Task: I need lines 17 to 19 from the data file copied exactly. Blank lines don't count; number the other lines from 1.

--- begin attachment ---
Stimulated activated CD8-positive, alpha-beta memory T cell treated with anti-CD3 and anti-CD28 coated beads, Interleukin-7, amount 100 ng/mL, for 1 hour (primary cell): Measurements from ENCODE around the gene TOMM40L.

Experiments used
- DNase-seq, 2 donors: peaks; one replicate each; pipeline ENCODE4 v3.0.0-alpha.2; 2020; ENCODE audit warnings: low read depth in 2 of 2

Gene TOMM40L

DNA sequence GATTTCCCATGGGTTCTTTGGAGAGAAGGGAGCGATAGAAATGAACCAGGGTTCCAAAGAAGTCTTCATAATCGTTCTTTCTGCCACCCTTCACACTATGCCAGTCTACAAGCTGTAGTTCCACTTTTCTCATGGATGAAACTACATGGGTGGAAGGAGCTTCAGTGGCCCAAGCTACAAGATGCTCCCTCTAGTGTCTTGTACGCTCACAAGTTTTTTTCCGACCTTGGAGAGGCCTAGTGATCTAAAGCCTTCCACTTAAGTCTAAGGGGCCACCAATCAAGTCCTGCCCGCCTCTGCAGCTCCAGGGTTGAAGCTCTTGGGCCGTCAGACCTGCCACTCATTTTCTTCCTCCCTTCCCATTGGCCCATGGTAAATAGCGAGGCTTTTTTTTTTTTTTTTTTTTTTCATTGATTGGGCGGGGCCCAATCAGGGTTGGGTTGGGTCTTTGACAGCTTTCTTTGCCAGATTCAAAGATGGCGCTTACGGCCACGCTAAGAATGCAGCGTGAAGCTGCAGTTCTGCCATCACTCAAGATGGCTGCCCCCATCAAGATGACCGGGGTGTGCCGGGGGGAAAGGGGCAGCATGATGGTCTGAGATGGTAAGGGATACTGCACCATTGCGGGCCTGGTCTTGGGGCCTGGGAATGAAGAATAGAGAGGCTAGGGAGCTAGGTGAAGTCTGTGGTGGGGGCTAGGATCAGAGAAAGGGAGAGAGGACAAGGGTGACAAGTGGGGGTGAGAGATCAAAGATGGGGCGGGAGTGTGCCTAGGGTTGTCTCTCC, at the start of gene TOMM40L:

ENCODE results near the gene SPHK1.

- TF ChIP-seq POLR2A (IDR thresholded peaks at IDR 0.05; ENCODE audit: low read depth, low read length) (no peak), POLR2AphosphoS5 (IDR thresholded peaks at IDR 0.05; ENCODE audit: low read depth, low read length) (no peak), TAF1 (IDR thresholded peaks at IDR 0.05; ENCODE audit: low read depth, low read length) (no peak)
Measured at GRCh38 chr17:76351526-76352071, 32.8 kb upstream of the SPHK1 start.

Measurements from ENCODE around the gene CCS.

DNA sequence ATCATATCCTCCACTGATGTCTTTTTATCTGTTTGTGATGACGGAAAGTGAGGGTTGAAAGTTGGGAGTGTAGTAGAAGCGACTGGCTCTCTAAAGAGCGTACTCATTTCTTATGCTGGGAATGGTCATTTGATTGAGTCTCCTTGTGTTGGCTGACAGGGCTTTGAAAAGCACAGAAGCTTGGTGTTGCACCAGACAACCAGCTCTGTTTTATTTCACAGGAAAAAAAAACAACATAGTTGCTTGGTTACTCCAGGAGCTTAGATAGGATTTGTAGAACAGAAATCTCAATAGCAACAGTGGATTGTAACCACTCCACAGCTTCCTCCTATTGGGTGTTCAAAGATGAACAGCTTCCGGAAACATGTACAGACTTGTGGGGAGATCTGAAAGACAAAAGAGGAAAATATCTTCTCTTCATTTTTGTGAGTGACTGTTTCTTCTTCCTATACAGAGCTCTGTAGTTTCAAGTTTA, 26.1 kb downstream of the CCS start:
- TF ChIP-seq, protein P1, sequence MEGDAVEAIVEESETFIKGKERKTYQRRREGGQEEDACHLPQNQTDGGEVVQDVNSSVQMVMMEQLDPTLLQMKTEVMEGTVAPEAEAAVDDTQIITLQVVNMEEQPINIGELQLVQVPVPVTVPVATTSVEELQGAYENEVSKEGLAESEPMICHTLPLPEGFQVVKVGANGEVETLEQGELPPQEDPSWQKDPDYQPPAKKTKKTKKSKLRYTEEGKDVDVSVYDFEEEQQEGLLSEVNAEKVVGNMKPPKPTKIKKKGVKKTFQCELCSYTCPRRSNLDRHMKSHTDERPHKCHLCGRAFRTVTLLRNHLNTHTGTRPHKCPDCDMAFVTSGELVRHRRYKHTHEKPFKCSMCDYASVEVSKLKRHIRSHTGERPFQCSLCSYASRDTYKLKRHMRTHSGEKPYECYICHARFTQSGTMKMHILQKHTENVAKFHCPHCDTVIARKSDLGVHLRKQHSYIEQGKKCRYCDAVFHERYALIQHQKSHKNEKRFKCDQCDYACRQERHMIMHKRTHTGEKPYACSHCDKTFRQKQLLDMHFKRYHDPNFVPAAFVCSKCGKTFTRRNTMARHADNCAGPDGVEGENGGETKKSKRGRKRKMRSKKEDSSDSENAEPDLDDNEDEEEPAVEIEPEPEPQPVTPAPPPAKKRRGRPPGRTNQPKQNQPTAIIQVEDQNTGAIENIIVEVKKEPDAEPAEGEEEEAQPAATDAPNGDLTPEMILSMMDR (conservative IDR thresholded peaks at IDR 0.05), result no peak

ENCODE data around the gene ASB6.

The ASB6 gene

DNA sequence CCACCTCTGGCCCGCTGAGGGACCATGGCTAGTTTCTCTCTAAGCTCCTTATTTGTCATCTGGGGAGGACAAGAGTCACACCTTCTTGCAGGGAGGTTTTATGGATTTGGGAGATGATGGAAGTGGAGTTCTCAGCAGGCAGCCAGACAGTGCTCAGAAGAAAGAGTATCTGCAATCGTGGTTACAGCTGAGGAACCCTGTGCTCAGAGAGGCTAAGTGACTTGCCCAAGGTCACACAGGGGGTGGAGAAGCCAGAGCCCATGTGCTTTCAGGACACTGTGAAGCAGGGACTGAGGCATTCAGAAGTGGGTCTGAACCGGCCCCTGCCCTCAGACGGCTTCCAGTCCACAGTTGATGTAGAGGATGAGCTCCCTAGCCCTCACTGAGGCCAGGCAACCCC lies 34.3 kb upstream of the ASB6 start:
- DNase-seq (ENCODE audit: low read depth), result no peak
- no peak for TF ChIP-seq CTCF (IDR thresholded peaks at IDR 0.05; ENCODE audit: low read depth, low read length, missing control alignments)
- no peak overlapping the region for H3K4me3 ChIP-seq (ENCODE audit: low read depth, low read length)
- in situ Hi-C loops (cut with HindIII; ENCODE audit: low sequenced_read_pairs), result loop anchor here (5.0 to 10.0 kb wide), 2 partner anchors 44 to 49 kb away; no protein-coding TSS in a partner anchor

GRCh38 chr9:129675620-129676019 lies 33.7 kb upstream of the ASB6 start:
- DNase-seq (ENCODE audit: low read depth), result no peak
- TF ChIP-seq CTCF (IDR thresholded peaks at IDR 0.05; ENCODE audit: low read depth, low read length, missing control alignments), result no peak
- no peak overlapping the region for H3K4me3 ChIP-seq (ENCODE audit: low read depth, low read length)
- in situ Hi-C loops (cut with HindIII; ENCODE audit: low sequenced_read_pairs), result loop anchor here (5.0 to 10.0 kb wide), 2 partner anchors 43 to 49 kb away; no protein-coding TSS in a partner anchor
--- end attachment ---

- no peak overlapping the region for H3K4me3 ChIP-seq (ENCODE audit: low read depth, low read length)
- in situ Hi-C loops (cut with HindIII; ENCODE audit: low sequenced_read_pairs), result loop anchor here (5.0 to 10.0 kb wide), 2 partner anchors 44 to 49 kb away; no protein-coding TSS in a partner anchor

GRCh38 chr9:129675620-129676019 lies 33.7 kb upstream of the ASB6 start: